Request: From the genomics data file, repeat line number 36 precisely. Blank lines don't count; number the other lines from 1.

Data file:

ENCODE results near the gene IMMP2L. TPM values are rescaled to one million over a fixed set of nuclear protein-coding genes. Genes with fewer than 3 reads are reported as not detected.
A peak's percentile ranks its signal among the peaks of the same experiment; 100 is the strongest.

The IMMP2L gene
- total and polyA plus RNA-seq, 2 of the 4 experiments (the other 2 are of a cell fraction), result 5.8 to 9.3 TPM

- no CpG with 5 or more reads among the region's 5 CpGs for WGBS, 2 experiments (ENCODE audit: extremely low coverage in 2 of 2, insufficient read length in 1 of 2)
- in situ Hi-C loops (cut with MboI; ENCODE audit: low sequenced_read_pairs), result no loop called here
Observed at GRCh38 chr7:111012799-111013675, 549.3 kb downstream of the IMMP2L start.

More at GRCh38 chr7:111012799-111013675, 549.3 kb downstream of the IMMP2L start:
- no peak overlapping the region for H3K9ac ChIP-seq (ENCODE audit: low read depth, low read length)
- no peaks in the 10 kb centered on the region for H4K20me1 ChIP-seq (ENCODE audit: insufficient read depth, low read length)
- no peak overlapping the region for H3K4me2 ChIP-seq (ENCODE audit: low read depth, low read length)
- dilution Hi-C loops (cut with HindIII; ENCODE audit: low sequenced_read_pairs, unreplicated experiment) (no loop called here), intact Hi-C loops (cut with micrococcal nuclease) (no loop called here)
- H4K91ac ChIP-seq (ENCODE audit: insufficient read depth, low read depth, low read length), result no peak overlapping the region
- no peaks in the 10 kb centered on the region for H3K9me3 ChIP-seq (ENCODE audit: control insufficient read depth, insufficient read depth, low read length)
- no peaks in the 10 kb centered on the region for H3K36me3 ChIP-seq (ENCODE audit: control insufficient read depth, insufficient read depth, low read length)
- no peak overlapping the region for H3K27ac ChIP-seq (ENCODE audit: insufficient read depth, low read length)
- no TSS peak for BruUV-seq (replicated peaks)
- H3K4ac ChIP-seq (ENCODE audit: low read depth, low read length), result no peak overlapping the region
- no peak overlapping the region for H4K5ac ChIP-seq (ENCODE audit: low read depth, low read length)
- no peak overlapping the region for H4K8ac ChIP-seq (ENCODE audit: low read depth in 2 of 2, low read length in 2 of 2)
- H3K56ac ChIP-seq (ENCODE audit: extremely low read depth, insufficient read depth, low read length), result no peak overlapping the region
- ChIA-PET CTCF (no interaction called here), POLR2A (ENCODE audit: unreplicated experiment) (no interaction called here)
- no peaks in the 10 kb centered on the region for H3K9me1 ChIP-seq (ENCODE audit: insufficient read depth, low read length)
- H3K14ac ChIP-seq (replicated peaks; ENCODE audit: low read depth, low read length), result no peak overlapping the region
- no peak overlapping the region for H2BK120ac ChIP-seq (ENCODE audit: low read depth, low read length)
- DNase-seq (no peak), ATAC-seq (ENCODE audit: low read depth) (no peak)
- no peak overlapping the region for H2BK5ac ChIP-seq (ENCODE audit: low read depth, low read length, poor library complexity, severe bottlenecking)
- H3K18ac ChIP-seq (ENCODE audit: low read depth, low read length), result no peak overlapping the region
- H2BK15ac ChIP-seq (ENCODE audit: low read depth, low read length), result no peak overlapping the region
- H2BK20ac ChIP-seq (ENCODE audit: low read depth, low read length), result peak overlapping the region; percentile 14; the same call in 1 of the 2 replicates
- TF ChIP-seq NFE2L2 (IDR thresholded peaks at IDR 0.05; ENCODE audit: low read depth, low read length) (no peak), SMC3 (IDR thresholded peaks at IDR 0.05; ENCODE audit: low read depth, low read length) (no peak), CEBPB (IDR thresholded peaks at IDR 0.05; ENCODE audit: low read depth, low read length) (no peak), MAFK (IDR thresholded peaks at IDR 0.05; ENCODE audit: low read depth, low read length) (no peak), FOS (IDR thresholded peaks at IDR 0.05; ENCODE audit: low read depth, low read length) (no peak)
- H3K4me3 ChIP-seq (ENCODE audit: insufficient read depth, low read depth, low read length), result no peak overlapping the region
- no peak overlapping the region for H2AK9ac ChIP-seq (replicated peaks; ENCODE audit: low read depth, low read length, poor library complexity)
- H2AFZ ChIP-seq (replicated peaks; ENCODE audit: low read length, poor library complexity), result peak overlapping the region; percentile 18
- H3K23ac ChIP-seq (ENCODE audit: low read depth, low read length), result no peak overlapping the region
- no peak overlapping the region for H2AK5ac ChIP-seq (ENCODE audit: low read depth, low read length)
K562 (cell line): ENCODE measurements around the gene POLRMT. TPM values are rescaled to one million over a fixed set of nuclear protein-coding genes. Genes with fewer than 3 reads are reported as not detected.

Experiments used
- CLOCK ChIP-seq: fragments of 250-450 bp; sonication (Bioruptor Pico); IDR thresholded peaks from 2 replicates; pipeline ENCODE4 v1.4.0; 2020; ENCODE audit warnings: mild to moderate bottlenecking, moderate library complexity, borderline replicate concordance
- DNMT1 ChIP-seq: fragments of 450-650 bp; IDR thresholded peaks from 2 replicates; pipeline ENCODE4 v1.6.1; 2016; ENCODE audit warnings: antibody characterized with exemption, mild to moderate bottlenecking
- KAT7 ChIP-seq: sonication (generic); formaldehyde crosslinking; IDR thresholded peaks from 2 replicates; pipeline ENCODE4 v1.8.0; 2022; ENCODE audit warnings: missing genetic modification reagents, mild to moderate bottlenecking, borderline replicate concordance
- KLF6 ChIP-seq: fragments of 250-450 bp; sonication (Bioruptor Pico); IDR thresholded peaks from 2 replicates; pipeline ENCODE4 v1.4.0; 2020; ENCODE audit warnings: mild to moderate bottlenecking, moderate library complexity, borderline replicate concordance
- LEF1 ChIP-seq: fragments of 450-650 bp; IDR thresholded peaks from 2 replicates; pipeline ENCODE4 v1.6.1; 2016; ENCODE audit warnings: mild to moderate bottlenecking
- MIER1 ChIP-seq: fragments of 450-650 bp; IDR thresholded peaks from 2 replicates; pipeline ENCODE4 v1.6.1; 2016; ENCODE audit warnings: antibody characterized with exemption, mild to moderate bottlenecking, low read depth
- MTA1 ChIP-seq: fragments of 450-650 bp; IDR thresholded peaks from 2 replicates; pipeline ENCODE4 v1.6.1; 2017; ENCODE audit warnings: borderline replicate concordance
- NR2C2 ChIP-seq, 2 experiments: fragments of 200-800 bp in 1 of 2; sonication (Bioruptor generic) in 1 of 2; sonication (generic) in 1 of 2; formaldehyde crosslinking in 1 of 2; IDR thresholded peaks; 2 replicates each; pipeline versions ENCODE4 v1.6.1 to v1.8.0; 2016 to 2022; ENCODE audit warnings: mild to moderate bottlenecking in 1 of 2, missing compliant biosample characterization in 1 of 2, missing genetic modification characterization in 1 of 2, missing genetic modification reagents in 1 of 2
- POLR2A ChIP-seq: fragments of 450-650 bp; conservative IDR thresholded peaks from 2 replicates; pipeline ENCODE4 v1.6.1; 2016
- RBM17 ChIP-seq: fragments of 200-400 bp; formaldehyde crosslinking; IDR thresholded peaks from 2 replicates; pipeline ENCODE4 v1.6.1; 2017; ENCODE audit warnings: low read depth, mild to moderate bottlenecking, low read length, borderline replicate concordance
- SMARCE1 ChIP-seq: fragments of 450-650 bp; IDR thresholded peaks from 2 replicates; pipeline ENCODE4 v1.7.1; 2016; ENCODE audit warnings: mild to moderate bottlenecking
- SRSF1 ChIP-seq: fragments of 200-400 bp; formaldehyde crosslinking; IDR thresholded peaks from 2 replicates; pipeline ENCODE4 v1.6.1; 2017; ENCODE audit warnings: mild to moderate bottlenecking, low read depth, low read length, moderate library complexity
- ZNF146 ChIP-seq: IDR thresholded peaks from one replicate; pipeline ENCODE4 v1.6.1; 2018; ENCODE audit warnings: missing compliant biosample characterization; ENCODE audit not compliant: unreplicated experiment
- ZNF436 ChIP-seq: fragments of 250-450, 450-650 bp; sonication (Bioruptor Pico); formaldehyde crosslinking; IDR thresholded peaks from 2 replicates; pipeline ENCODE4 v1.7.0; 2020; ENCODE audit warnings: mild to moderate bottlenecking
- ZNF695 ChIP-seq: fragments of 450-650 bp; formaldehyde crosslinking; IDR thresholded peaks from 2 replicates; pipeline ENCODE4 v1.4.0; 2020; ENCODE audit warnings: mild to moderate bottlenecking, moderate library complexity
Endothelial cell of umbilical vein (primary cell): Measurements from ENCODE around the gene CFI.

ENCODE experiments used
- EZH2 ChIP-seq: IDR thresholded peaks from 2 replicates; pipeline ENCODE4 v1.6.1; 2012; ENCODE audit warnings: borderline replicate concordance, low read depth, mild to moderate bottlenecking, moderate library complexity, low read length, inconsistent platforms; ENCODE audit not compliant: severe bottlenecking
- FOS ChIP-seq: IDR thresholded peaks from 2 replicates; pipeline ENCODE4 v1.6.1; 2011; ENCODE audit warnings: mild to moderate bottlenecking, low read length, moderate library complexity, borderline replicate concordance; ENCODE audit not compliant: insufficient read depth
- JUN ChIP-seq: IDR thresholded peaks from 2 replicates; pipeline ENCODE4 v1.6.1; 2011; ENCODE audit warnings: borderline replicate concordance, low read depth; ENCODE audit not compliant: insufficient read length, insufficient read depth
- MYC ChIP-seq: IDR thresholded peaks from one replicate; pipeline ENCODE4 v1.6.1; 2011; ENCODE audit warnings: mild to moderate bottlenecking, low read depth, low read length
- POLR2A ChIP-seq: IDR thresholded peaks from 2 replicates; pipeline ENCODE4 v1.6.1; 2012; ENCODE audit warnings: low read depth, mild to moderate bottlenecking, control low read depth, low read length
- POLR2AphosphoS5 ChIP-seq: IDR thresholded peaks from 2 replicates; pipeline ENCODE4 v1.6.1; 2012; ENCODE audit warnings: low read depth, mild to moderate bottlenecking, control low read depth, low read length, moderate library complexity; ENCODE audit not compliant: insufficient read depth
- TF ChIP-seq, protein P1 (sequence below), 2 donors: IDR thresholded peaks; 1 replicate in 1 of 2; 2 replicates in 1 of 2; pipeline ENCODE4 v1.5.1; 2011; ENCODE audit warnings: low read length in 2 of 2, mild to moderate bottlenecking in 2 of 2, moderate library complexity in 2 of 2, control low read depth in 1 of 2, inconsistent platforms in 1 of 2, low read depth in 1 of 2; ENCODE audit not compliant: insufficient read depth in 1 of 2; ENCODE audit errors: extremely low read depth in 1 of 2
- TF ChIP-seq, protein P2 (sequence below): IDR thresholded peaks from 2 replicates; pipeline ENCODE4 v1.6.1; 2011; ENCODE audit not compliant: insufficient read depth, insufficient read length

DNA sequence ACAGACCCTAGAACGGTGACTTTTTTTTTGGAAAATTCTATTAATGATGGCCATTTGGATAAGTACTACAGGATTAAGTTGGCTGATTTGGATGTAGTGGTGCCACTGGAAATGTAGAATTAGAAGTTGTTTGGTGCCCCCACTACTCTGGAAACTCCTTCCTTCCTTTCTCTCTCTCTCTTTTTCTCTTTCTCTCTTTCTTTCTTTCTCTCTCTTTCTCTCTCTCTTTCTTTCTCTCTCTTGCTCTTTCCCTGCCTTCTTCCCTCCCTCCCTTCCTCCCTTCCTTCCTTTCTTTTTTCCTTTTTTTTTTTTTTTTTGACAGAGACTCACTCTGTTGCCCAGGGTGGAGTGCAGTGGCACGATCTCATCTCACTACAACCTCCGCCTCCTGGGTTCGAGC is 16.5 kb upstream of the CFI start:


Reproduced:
- no peak overlapping the region for H2AK5ac ChIP-seq (ENCODE audit: low read depth, low read length)